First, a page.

Purchasing any business is a major investment so doing diligence is key
Many people in this world are just looking for a chance to make a profit, even if it means being less-than-honest about what they are offering. And anytime a business sees a big boon, scam artists come running, looking for a way to cash in on a trend. As we are coming up on the full rollout of SB 94 —the Medicinal and Adult Use Cannabis Regulation and Safety Act— here in California, you can bet that there are people chomping at the bit to find ways to take advantage of this expanding market. One way that you might do this, which is on the up-and-up, is to purchase a cannabis business already operating in California. The problem is that some sellers are looking to scam buyers. To avoid being taken advantage of, keep an eye out for the red flags listed below.
The Sellers Avoid Answering Questions
Purchasing any business is a major investment, and you would be doing yourself a disservice if you failed to complete your due diligence before signing contracts and exchanging money. Part of this due diligence is asking specific questions and getting proof from the seller to back up their answers. What are some things you need to look into? Check to make sure the business has not been suspended by the Franchise Tax Board, is not facing an IRS audit, owns the property being sold, and that the person selling it to you actually has the right to sell it. If the seller ignores questions, answers them without providing proof, or seems to talk around the issue, move on. Another common approach is to claim that there is no documented history of the business because it is better in the industry to operate this way. However, if you are buying an above-the-board business, this just isn’t true.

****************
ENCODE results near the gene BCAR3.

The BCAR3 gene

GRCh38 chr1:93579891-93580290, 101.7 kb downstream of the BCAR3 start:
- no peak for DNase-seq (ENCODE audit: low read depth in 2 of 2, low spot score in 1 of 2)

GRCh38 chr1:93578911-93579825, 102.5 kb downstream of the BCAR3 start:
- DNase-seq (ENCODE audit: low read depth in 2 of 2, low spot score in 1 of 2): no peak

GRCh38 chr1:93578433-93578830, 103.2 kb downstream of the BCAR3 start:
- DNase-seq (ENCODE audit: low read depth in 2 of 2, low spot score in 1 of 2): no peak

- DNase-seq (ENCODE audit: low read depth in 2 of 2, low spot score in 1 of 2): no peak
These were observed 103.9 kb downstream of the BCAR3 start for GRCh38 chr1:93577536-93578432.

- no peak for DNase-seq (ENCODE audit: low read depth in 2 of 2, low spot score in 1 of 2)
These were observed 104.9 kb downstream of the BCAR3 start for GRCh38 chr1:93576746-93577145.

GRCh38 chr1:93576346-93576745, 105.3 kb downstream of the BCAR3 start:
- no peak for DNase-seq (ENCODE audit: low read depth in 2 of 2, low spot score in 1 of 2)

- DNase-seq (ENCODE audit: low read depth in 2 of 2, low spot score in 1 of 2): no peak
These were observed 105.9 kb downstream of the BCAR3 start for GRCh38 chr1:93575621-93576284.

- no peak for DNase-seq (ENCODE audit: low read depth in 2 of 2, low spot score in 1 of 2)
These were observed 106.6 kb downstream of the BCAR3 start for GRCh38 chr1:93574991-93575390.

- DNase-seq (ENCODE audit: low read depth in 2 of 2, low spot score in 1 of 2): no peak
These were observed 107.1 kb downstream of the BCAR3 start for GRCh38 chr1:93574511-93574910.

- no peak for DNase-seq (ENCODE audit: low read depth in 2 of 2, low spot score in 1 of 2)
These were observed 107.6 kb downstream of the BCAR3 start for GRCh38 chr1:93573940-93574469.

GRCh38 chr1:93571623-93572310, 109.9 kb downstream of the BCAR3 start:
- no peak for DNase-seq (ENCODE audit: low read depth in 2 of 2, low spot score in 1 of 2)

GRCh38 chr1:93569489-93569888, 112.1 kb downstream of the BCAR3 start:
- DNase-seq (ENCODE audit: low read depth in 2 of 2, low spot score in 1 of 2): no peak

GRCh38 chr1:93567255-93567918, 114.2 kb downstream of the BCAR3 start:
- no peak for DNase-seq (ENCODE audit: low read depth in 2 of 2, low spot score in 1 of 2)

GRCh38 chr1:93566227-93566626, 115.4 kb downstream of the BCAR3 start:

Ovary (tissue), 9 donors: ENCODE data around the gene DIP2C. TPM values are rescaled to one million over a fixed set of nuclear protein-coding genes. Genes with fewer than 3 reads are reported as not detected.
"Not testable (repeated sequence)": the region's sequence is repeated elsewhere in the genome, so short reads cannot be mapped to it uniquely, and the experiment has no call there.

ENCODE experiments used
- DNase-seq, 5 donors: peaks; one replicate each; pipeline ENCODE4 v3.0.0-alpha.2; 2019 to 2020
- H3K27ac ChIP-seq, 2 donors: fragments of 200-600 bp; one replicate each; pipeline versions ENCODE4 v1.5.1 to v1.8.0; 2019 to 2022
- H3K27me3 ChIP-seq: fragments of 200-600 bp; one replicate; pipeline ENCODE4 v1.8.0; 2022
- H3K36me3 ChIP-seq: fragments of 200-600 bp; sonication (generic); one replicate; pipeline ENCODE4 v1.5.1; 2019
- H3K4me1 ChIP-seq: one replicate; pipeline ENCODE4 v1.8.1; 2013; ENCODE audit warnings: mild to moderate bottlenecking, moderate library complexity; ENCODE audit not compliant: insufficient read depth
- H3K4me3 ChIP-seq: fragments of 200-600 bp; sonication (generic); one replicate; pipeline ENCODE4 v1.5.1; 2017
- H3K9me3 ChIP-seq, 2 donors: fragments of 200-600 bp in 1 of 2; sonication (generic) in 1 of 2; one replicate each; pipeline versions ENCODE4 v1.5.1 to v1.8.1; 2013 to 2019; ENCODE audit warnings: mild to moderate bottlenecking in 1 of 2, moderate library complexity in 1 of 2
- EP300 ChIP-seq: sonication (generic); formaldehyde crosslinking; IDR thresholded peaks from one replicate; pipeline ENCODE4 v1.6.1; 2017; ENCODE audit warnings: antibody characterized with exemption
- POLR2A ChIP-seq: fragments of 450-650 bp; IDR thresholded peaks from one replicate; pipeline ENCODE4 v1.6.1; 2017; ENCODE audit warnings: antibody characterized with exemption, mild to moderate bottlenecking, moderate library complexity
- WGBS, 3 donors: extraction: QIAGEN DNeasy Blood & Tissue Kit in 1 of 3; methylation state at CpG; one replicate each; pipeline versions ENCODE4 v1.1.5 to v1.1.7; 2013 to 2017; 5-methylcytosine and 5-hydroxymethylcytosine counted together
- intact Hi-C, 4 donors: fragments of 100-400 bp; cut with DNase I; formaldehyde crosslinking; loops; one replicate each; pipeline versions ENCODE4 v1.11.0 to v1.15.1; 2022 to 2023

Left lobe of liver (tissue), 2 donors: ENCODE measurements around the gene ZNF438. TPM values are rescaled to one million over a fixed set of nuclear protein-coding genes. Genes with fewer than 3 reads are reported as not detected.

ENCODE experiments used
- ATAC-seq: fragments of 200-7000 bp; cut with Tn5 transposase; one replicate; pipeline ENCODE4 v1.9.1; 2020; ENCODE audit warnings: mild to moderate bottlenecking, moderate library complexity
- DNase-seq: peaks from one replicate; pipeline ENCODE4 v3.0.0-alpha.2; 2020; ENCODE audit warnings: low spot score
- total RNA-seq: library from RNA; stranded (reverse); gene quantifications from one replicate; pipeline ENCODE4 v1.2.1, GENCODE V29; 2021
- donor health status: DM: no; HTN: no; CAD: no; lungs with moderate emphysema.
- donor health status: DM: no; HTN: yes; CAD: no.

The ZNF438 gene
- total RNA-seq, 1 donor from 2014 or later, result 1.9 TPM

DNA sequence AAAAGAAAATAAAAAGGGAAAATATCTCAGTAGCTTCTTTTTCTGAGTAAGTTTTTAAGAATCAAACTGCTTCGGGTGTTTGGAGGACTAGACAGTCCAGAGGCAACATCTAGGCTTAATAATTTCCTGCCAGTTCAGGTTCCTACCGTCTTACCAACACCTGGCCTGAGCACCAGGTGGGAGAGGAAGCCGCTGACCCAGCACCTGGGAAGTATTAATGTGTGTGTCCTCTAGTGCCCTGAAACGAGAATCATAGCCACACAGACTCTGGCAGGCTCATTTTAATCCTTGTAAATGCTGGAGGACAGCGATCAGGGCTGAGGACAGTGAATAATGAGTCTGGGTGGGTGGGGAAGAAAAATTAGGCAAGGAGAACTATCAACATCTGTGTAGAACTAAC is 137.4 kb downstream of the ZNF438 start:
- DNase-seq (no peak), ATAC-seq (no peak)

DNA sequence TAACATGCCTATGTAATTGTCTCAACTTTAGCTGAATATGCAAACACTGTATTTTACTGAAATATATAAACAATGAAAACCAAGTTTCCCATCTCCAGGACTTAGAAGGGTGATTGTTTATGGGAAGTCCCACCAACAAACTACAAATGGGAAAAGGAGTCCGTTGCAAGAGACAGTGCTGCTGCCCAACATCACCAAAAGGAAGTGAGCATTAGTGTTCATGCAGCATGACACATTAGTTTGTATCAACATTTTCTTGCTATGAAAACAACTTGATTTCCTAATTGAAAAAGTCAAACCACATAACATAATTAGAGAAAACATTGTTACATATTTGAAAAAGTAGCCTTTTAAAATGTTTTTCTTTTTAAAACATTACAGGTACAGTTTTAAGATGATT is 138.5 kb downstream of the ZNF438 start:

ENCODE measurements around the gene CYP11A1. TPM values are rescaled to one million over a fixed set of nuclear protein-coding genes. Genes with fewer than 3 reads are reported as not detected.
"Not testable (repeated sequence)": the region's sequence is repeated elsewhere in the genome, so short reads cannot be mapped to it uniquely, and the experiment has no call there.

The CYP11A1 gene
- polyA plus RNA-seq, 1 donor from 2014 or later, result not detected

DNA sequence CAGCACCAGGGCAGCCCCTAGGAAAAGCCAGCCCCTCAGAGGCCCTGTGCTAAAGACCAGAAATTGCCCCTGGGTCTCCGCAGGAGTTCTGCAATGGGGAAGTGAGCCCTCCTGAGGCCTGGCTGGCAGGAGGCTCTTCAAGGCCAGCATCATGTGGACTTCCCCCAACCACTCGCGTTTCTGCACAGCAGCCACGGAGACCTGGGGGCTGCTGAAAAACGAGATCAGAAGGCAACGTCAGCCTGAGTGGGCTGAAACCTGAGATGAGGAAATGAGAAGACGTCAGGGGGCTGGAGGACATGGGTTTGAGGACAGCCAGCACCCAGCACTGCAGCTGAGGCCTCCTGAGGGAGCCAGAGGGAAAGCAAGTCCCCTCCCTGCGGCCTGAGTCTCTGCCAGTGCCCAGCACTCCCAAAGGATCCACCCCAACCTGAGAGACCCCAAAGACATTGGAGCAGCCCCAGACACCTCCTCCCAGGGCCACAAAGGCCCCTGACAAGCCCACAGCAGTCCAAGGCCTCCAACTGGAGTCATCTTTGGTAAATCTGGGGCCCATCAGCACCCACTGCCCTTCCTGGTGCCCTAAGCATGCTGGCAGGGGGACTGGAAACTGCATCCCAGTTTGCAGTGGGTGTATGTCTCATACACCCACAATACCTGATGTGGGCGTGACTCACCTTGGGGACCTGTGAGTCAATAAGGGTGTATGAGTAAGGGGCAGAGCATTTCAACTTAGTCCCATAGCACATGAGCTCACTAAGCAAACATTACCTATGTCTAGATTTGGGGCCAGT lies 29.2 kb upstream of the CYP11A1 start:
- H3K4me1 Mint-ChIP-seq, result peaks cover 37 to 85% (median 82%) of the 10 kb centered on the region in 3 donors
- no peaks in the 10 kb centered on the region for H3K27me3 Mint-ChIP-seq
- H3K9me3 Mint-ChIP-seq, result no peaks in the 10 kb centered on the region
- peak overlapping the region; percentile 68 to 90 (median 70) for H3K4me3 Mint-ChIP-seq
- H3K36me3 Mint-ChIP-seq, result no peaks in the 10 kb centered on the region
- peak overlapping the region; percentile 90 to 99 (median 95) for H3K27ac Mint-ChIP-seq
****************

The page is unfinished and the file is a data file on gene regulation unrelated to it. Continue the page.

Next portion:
The Sellers Get Nervous About Interacting with Regulators
Another aspect of your due diligence is making certain that the business you are purchasing is licensed and approved to sell medical marijuana products and is also in good standing to be given permission to sell to adults in general come 2018. To do this, you need to speak with local regulators. If the seller seems nervous about speaking with them or discourages you from contacting them, it is a very strong sign that not everything is in order, and that you could, at best, find yourself jumping through a lot of hoops to be ready to go in 2018.
The Deal Is Too Good to Be True
This is a red flag in any industry, but it is especially problematic in new and emerging industries. What are some common claims that sellers might make that are too good to be true? At the moment, the big one is claiming the business comes with a license to operate under MAUCRSA. However, California is not yet issuing these licenses, so any such claim is patently false. Another claim sellers are prone to make is that they already have numerous contracts in place with retailers and hospitals, ensuring your business is booming once MAUCRSA goes into effect. However, in most cases, these are just contracts with existing collectives, not something that will guarantee large profits.
The Sellers Overestimate the Worth of their Business
How much profit will there be in the California marijuana industry come 2018? While we can make projections, the truth is that we don’t know. Despite this, most people selling their marijuana businesses believe that they are worth millions. Regulated competition is going to be new to the industry and when you add on to that other variables at play, such as business structures and local ordinances, chances are most sellers are significantly overestimating the worth of their businesses, and you need to ensure you are not overpaying.
The Seller Claims to Offer an Exclusive Opportunity
What kind of exclusive opportunity? Usually, the claim is that their business is the only marijuana business in their area. Usually, this is an outright lie. However, in cases where it is true, you cannot expect to be the only entity for long. Do not purchase a business based on claims of exclusivity; be sure to research this claim and ensure it accurate and also consider other factors when making your purchase. While looking to break into the industry is understandable, you could be doing more harm than good to your bank account if you make the wrong decision. Keep your eye out for these red flags and work with a lawyer who specializes in California cannabis law before you sign any contracts.